American Library Association (ALA) Reference and User Services Association (RUSA): Best Free Reference Websites List

The list includes:

Please see:

RUSA’s Emerging Technologies Section selects annual list of Best Free Reference Websites

For information about the American Library Association (ALA) and its Reference and User Services Association (RUSA) , please see here and here.

Cross-posted at Law Library Blog.

World Economic Forum (WEF) White Paper: Internet Fragmentation

The World Economic Forum (WEF) has recently posted the white paper

Internet Fragmentation: An Overview (January 2016)

From the Executive Summary (page 3/6 of the PDF) of the document:

…the Internet is in some danger of splintering or breaking up into loosely coupled islands of connectivity. A number of potentially troubling trends driven by technological developments, government policies and commercial practices have been rippling across the Internet’s layers….

The growth of these concerns does not indicate a pending cataclysm. The Internet remains stable and generally open and secure in its foundations, and it is morphing and incorporating new capabilities that open up extraordinary new horizons, from the Internet of Things and services to the spread of block chain technology and beyond. … But there are challenges accumulating which, if left unattended, could chip away to varying degrees at the Internet’s enormous capacity to facilitate human progress. We need to take stock of these….

The purpose of this document is to contribute to the emergence of a common baseline understanding of Internet fragmentation. It maps the landscape of some of the key trends and practices that have been variously described as constituting Internet fragmentation and highlights 28 examples.

Cross-posted on Law Library Blog.

Wikipedia Celebrates Its 15th Anniversary

15 amazing things since the idea of Wikipedia was launched to the world on January 15, 2001.

Cross-posted at Law Library Blog.

World Bank Group: World Development Report 2016: Digital Dividends

The World Bank Group has posted this report here.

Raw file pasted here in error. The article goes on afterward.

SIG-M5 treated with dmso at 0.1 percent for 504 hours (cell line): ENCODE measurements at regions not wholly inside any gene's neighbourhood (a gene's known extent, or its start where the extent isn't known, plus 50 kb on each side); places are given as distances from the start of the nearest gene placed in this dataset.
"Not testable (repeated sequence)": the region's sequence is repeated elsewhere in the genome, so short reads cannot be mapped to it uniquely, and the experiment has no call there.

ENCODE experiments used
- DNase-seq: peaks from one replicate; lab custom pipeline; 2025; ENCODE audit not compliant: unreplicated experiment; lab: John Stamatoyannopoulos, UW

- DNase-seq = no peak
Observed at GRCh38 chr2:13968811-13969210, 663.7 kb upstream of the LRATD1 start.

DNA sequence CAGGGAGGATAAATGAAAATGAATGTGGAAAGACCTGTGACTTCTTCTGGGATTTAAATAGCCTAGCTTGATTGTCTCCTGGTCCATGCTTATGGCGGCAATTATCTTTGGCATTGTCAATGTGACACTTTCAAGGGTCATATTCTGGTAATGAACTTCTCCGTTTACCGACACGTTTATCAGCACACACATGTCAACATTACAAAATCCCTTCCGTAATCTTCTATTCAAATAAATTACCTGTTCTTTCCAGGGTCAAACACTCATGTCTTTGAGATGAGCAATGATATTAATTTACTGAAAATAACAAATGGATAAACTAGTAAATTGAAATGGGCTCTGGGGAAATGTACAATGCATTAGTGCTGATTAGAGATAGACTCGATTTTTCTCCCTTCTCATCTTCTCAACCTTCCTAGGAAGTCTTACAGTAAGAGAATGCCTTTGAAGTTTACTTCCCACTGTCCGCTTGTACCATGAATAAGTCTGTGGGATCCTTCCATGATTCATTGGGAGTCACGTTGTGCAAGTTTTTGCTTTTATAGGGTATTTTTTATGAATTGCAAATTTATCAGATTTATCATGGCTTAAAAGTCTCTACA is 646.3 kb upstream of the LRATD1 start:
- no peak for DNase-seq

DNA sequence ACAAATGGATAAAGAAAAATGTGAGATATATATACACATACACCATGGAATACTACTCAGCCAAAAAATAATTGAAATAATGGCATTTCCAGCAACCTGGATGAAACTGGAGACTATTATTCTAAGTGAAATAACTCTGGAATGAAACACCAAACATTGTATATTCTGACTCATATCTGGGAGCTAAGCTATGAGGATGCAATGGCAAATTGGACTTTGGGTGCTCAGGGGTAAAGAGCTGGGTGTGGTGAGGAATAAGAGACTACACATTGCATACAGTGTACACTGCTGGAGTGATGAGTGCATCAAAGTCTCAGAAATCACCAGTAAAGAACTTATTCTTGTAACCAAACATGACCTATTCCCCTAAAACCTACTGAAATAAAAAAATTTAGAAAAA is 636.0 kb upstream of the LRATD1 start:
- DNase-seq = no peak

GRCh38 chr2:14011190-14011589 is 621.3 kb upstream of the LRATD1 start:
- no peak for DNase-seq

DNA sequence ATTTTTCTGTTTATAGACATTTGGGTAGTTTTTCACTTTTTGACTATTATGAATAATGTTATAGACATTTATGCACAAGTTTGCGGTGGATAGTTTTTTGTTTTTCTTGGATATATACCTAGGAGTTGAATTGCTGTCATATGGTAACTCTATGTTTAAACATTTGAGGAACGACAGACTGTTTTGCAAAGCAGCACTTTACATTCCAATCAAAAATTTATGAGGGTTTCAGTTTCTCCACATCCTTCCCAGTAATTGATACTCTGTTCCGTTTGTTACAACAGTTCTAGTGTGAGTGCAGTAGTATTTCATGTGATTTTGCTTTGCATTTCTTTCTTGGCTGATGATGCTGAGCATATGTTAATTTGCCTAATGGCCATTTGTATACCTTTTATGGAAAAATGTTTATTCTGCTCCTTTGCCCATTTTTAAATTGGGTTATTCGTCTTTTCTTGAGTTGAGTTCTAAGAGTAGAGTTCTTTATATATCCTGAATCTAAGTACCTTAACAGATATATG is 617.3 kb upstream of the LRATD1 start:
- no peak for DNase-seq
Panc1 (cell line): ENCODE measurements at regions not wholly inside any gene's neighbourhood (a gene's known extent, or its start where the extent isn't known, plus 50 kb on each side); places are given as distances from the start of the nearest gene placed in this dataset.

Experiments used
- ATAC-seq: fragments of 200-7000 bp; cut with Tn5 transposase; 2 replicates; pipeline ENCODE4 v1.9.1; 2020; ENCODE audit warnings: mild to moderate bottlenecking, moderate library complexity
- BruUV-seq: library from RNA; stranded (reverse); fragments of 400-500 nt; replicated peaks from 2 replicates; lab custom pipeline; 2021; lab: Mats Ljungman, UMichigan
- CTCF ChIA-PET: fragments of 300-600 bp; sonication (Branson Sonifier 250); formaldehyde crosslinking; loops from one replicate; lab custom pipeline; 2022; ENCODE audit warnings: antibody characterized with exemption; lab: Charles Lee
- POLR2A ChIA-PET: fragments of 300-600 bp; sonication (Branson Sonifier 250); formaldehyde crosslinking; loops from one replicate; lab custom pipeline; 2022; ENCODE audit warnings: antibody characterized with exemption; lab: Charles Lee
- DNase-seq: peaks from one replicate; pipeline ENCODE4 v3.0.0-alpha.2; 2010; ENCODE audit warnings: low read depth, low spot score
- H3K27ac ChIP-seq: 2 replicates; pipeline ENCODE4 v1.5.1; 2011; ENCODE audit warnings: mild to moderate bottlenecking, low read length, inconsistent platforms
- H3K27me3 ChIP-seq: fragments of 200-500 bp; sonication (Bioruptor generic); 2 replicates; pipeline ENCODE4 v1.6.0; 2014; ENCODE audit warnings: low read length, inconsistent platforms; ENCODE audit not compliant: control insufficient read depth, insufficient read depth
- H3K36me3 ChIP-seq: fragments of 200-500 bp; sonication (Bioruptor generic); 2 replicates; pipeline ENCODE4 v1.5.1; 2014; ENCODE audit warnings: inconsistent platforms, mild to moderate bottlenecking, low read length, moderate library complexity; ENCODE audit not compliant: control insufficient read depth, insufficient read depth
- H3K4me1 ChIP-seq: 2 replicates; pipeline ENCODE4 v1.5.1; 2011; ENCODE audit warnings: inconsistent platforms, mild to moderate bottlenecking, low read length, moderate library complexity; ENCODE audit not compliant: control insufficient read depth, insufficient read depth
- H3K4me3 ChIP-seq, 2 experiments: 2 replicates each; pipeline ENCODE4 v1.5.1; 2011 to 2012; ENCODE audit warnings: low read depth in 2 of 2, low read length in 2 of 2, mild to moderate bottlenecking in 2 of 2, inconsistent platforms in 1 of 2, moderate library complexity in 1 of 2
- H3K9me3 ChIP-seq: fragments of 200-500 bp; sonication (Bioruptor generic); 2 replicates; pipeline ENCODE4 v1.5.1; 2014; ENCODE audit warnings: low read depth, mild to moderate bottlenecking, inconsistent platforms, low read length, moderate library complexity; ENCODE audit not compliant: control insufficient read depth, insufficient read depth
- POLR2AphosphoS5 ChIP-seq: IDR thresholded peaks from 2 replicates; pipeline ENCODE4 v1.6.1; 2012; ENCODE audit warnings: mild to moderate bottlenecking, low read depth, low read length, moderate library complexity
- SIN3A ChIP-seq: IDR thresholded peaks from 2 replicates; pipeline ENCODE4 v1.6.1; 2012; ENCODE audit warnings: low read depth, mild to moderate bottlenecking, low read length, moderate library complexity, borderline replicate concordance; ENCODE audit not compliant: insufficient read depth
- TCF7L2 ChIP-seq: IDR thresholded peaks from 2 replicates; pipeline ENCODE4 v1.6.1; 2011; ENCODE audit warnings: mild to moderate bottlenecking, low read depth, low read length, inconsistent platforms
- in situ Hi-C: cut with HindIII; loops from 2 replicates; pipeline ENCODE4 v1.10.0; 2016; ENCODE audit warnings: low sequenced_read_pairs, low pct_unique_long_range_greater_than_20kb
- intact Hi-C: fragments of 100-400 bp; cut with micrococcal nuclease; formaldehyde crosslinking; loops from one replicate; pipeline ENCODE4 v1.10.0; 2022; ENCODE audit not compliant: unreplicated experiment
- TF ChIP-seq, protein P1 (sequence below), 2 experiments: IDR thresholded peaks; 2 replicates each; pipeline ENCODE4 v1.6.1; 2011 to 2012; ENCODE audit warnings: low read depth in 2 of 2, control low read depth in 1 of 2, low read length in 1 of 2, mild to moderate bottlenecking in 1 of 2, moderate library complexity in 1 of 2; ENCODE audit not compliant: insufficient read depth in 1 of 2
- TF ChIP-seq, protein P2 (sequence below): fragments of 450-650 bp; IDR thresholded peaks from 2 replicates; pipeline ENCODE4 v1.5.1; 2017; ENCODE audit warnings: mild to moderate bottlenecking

The Overview of the report is here.

Some highlights from the report’s Foreword (page xiii)/page 15 of the PDF)…

The world is

in the midst of the greatest information and communications revolution in human history. More than 40 percent of the world’s population has access to the inter- net, with new users coming online every day. Among the poorest 20 percent of households, nearly 7 out of 10 have a mobile phone. The poorest households are more likely to have access to mobile phones than to toilets or clean water.


must take advantage of this rapid technological change to make the world more prosperous and inclusive.


full benefits of the information and communications transformation will not be realized unless countries continue to improve their business climate, invest in people’s education and health, and promote good governance.

Cross-posted at Law Library Blog.

White House Office of Management and Budget (OMB) Proposes Revisions to U.S. Government’s Governing Document on Information Resources

The White House Office of Management and Budget (OMB) has recently proposed — for the first time in 15 years — revisions to U.S. Government’s governing document — Circular No. A-130 — on information resources — please see here.

Public comments were requested — please see here.

Please see here, herehere and here for coverage of/reporting on/criticism regarding the proposal.

Cross-posted at Law Library Blog.

New Report: “A Comparison between US and EU Data Protection Legislation for Law Enforcement”

Please see this report, “commissioned by the European Parliament’s Policy Department
for Citizens’ Rights and Constitutional Affairs at the request of the LIBE
Committee [Committee on Civil Liberties, Justice and Home Affairs],” here.

From the Executive Summary of the report:

Generally, it can be concluded that the EU data protection framework in the law enforcement sector is shaped by comprehensive data protection guarantees, which are codified in EU primary and secondary law and are accompanied by EU and ECtHR case law. In contrast, US data protection guarantees in the law enforcement and national security contexts are sector specific and are therefore contained within the specific instruments which empower US agencies to process personal data. They vary according to the instruments in place and are far less comprehensive.